There were four gunshot wounds in Matthew’s body, however, and it was the bullet that entered his back that, according to Riverside County’s Chief Forensic Pathologist Mark A. Fajardo, M.D., led to his death.
As Fajardo clarified during his June 7, 2017, deposition, the fatal “gunshot entered from the top [of Matthew’s back] going downward entering at the back right shoulder blade of Mr. Tucker and proceeding on trajectory toward the lower right front of his abdomen but not actually exiting the abdomen.”
The family’s attorney, Darryl Exum, confirmed, “Neither officer testified they shot him [Matthew] while he was bent over,” and yet he was shot in the back. “Their expert, [Fajardo] said, Matthew may have bent over at a 45-degree angle when this bullet entered his body or he was seated on the ground or close to the ground or on the ground prone” when he was shot in the back.
Exum added, “Matthew faced the deputies at the time of the shots. He fell forward, dropping the knife, as per the deputies’ sworn statements. Yet he ended up with a fatal shot in the back. His [Fajardo’s] statement supports what the evidence shows.”
Yet the county has argued in opposition to its own forensic expert. According to Exum, they dispute Fajardo’s expertise and his opinion that Matthew may have been on the ground, leaning or falling forward for the bullet to have entered through his back.
One of the officers admitted having a taser at the time of the shooting. So, questions remain as to why the officers elected to use such deadly force when another, non-lethal option was readily available.
There was no indication in the incident reports and Exum stressed the point Hamilton and Calderon never made any attempts to de-escalate the situation,” he stated. “They ignored all procedures they are supposed to follow when responding to a suicide crisis.” In addition, Matthew had not threatened anyone in the home and was not guilty of any crime.
According to Exum, the officers claimed they did not have time to react any differently, even though Matthew had “walked toward them and backed away four or five times from a distance of about 15 to 18 feet.”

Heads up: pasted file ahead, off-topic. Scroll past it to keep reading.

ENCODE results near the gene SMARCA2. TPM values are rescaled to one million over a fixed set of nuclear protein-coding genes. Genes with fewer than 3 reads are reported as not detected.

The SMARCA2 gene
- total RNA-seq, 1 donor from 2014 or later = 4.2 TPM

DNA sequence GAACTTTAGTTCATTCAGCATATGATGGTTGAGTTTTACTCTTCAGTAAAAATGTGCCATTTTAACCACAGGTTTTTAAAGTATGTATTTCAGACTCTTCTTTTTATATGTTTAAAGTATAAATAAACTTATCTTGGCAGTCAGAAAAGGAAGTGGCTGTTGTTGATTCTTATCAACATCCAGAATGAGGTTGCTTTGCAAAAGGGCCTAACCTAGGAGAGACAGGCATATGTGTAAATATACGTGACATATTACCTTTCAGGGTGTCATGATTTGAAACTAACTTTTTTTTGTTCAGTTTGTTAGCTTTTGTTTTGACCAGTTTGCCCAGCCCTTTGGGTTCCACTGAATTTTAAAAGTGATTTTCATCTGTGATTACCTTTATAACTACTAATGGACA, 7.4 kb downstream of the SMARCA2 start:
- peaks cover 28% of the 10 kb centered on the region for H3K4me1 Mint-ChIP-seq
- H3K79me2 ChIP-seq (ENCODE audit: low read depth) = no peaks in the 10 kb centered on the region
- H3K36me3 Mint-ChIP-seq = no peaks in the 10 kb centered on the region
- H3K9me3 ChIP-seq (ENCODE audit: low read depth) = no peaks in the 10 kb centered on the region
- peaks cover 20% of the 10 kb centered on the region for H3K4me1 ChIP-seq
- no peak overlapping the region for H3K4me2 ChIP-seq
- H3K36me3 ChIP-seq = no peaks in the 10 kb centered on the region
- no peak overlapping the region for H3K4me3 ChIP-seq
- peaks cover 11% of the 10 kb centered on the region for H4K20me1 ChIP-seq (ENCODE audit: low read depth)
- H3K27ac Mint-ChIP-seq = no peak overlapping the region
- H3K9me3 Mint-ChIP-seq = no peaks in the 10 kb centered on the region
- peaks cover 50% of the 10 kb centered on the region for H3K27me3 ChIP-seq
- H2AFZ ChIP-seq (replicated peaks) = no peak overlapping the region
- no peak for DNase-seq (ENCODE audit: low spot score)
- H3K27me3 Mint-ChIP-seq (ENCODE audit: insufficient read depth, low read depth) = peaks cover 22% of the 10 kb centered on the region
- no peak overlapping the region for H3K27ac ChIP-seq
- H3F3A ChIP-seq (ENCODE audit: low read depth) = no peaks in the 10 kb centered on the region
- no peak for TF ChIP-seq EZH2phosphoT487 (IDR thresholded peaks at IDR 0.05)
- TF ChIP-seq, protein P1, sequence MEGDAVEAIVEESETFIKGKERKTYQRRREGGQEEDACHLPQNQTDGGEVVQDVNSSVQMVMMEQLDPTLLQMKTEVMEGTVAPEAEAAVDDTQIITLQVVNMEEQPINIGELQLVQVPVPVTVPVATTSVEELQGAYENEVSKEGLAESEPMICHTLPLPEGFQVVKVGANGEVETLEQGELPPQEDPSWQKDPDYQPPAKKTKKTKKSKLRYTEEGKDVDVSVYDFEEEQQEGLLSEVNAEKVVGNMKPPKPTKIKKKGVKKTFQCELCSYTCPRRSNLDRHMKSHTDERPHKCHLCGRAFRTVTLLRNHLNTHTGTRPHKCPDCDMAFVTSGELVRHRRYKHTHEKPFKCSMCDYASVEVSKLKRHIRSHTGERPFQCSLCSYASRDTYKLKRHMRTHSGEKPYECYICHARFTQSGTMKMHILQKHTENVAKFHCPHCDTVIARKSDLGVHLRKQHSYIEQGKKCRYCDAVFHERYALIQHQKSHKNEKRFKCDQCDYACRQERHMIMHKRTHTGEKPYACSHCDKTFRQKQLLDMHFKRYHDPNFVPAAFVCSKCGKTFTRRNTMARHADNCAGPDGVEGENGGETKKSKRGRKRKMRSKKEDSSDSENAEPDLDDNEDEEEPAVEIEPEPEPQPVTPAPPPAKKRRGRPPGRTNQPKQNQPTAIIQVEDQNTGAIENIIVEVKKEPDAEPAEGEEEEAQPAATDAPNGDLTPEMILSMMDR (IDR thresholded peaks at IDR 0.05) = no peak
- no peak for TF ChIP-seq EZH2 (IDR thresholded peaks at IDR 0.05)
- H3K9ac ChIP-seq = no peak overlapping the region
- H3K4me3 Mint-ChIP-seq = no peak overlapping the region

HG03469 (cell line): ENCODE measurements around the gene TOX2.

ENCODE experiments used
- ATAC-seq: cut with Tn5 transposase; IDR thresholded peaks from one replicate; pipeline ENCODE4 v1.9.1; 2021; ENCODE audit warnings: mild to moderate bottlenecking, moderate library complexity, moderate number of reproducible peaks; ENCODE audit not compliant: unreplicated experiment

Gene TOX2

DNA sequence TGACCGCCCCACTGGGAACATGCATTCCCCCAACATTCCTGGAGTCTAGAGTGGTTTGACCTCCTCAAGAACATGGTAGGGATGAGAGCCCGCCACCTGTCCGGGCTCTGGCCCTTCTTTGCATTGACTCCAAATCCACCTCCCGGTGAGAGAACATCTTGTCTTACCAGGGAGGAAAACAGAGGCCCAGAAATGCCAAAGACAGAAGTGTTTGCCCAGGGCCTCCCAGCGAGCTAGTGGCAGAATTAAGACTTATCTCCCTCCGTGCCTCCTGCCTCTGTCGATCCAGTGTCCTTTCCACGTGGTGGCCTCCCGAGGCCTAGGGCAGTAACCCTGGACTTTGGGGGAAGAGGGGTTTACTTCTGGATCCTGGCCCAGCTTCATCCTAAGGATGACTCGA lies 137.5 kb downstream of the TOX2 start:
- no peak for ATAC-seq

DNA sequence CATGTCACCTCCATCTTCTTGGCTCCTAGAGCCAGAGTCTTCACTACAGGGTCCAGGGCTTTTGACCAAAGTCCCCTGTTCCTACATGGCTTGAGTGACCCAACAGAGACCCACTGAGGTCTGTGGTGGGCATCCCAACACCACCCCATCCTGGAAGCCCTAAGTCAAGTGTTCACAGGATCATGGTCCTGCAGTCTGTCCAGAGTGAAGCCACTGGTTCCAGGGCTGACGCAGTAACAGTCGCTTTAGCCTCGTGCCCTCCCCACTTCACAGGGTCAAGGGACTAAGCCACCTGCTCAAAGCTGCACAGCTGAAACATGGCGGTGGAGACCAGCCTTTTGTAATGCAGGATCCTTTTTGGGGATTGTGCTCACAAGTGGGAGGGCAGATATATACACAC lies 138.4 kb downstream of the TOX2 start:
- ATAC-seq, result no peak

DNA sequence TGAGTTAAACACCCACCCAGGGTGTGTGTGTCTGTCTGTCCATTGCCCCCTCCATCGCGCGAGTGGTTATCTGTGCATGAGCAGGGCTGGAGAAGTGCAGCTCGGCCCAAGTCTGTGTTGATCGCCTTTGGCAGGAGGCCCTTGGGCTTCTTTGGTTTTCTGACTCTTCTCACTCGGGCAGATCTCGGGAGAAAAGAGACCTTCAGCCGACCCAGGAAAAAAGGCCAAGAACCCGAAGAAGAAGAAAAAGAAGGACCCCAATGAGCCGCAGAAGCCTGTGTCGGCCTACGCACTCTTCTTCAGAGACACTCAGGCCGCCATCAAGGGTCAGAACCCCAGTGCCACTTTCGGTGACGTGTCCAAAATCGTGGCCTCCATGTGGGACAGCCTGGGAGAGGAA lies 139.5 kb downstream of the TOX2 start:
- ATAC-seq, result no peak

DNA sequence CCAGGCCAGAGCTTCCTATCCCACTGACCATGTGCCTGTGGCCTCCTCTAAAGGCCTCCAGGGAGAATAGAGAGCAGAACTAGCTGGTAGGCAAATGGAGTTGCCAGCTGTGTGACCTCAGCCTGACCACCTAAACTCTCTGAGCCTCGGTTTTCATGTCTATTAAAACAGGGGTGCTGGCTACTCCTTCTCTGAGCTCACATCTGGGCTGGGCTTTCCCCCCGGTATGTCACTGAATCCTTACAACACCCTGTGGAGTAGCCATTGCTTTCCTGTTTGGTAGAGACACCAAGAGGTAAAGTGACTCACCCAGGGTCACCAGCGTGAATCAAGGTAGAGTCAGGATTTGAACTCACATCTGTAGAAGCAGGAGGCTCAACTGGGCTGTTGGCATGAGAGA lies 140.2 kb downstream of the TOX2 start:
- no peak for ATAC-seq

“They could have secured him in the garage but by not clearing the scene and having the mother in the house, they destroyed their option to retreat [from the garage] into the house,” Exum added.
Beginning with the 911 call, Matthew’s mother repeatedly cautioned authorities that her son was “depressed and wanted to die.” But, instead of the officers providing the crisis intervention she had hoped for, her depressed 18-year-old was shot down before her eyes. Reports indicate the officers spent no more than twenty seconds warning Matthew before they shot him at least five times.
Sadly, Matthew became another statistic. He was counted among dozens of other Black men shot to death by police in America in 2016. That year, Black men once again fell victims to the highest rate of police killing in the country. In 2016, Black men between the ages of 15 and 34 were nine times more likely than other Americans to be killed under the color of authority—regardless of circumstance.
When “a suicidal individual provokes a law enforcement officer into killing him or her, this is known in the law enforcement vernacular as ‘suicide by cop,’” according to a January 2017 assessment by the American Journal of Psychiatry. This psychiatric phenomenon has been called by other names, including copicide, law enforcement-assisted suicide, victim-precipitated homicide, hetero-suicide, and suicide by proxy.
When the “phenomenon of suicide by cop” is added to the complex relationship between Black men and police in this country, it is easy to see how situations like the one that led to the death of Matthew quickly turn lethal. Yet, an in-depth report by Guardian News identified “suicide by cop,” as an often “contested and loosely fraught response to killings by police.”
According to the Guardian report, such classifications run contrary to guidelines established by the National Association of Medical Examiners regarding “how to classify a manner of death.” Some criminologists, hold the position that such classifications can pre-empt “criminal inquiries by effectively exonerating officers of wrongdoing and removing their actions from consideration.”
The Voice/Black Voice News reached out to the Riverside County Sheriff’s Department seeking answers to a list of questions about the officers’ actions the day of the incident and to provide the department an opportunity to respond to other concerns and criticisms triggered by renewed focus on this case, owed to the upcoming hearing of the Civil Rights lawsuit. The inquiry also gave the department an opening to further explain the Matthew Tucker shooting from its perspective.
Sergeant Chris Willison provided the following response to the paper’s request, “Thank you for the opportunity to comment on a story you are working; however, the Sheriff’s Department will not be providing comment on a case pending ongoing litigation. Thank you for your understanding.”
A hearing on the Civil Rights lawsuit against Hamilton and Calderon resulting from the death of Matthew Tucker is now scheduled for Monday, May 14.
The Guardian report on the issue of suicide-by-cop, Forced to Fire, is available online at www.theguardian.com/us-news/2015/oct/06/suicide-by-cop-the-counted.